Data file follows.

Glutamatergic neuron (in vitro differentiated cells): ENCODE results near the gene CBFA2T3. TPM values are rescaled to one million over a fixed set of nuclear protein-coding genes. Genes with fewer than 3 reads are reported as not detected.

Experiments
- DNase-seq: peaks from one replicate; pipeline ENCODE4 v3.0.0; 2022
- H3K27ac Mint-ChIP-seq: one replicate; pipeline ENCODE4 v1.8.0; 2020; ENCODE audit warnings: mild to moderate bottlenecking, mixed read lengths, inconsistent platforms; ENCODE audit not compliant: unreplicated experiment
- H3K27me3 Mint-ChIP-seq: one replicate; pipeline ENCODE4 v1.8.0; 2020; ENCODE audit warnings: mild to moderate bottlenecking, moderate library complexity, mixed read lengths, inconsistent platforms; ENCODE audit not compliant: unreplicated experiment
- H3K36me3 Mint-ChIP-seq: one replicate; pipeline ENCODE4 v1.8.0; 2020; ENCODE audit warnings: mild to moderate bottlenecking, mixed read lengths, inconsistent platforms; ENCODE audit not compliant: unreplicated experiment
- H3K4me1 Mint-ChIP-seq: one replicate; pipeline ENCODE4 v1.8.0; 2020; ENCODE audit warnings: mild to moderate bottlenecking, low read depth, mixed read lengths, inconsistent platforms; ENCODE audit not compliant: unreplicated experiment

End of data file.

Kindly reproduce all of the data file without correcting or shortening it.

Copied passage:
Glutamatergic neuron (in vitro differentiated cells): ENCODE results near the gene CBFA2T3. TPM values are rescaled to one million over a fixed set of nuclear protein-coding genes. Genes with fewer than 3 reads are reported as not detected.

Experiments
- DNase-seq: peaks from one replicate; pipeline ENCODE4 v3.0.0; 2022
- H3K27ac Mint-ChIP-seq: one replicate; pipeline ENCODE4 v1.8.0; 2020; ENCODE audit warnings: mild to moderate bottlenecking, mixed read lengths, inconsistent platforms; ENCODE audit not compliant: unreplicated experiment
- H3K27me3 Mint-ChIP-seq: one replicate; pipeline ENCODE4 v1.8.0; 2020; ENCODE audit warnings: mild to moderate bottlenecking, moderate library complexity, mixed read lengths, inconsistent platforms; ENCODE audit not compliant: unreplicated experiment
- H3K36me3 Mint-ChIP-seq: one replicate; pipeline ENCODE4 v1.8.0; 2020; ENCODE audit warnings: mild to moderate bottlenecking, mixed read lengths, inconsistent platforms; ENCODE audit not compliant: unreplicated experiment
- H3K4me1 Mint-ChIP-seq: one replicate; pipeline ENCODE4 v1.8.0; 2020; ENCODE audit warnings: mild to moderate bottlenecking, low read depth, mixed read lengths, inconsistent platforms; ENCODE audit not compliant: unreplicated experiment